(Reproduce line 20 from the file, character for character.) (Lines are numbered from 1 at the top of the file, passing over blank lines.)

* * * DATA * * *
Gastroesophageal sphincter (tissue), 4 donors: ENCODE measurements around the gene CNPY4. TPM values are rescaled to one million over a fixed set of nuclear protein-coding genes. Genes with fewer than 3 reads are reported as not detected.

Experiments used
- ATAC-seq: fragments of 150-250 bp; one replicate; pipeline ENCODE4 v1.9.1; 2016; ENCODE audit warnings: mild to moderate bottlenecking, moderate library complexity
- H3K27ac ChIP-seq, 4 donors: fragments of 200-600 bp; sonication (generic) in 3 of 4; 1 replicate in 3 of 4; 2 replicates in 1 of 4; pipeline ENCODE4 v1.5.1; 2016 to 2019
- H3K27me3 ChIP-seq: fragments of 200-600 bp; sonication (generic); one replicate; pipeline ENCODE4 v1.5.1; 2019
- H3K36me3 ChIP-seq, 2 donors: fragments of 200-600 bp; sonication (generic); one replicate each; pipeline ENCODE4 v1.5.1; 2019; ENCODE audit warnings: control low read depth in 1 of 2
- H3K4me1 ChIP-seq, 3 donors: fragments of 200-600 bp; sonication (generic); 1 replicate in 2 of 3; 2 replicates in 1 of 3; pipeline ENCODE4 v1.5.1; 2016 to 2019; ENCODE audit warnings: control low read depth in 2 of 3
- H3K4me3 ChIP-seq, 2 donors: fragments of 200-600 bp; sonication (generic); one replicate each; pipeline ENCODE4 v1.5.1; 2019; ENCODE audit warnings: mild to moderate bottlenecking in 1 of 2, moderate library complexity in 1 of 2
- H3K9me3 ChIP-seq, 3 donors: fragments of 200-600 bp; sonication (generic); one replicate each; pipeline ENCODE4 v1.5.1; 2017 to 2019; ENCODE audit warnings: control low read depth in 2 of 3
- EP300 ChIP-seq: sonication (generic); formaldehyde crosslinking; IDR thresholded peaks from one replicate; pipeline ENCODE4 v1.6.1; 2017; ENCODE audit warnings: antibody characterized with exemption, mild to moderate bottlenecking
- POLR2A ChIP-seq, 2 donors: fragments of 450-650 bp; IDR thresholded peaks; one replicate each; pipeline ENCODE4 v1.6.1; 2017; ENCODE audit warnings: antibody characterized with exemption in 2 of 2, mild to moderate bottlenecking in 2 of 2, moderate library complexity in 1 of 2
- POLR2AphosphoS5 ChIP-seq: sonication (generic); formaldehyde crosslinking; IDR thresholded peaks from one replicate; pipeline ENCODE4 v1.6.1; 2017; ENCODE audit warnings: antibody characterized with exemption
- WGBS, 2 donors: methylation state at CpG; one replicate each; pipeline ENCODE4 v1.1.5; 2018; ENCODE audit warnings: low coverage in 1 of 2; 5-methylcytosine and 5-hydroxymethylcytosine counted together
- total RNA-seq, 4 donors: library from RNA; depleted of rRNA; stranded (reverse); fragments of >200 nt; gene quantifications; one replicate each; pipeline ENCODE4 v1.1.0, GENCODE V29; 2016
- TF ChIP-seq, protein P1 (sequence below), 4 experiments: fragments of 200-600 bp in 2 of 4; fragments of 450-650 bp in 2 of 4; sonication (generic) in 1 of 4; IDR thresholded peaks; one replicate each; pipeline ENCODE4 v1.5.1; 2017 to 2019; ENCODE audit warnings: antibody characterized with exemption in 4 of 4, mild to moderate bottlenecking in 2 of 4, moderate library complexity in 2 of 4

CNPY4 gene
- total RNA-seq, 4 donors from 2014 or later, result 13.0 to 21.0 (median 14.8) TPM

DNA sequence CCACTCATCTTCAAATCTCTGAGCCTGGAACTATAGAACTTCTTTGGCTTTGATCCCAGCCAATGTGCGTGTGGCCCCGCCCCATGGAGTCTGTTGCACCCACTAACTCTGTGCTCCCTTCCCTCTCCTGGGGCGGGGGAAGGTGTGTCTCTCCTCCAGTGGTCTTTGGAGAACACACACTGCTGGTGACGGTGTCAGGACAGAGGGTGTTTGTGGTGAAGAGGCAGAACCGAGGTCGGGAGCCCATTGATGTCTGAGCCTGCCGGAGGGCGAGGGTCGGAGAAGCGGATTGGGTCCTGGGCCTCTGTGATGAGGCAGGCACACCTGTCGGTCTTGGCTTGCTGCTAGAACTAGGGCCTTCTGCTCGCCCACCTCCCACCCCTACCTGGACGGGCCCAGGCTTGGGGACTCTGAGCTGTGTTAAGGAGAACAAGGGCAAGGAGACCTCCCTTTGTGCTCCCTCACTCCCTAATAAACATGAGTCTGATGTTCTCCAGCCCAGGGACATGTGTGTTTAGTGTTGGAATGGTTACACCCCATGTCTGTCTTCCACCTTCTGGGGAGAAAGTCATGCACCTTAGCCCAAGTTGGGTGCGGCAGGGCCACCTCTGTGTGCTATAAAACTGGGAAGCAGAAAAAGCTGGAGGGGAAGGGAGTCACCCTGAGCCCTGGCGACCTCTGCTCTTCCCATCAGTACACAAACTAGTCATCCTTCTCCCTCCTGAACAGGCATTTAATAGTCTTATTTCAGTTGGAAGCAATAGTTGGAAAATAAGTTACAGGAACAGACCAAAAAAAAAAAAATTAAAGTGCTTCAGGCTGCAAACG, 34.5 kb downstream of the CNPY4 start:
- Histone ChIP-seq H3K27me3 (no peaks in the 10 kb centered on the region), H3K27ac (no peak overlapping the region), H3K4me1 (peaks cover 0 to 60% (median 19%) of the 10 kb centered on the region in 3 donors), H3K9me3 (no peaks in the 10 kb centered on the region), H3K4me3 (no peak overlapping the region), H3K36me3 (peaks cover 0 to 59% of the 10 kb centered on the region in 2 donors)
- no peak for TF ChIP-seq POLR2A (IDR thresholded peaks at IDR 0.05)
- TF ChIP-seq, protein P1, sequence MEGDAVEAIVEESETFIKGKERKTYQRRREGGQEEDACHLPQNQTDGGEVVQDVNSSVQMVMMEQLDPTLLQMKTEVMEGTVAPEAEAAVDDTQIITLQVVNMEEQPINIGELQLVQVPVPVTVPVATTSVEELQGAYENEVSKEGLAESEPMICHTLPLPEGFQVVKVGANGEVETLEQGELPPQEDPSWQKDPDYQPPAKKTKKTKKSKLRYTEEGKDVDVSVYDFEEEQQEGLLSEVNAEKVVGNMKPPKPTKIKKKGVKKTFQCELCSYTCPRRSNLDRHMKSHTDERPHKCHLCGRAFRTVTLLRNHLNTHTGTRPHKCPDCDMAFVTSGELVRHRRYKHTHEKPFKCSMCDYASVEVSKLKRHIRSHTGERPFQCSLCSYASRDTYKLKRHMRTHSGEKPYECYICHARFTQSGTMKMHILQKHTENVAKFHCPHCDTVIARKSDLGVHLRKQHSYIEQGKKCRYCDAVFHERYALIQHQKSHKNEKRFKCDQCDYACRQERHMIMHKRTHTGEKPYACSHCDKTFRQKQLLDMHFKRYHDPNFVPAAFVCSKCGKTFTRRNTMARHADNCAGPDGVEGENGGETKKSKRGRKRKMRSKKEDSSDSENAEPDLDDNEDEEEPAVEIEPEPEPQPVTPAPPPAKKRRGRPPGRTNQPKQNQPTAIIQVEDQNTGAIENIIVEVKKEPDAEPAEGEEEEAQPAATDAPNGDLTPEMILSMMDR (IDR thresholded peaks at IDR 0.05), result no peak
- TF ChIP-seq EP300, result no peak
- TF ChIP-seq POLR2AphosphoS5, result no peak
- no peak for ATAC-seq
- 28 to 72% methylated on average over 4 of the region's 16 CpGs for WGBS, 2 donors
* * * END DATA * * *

- no peak for TF ChIP-seq POLR2A (IDR thresholded peaks at IDR 0.05)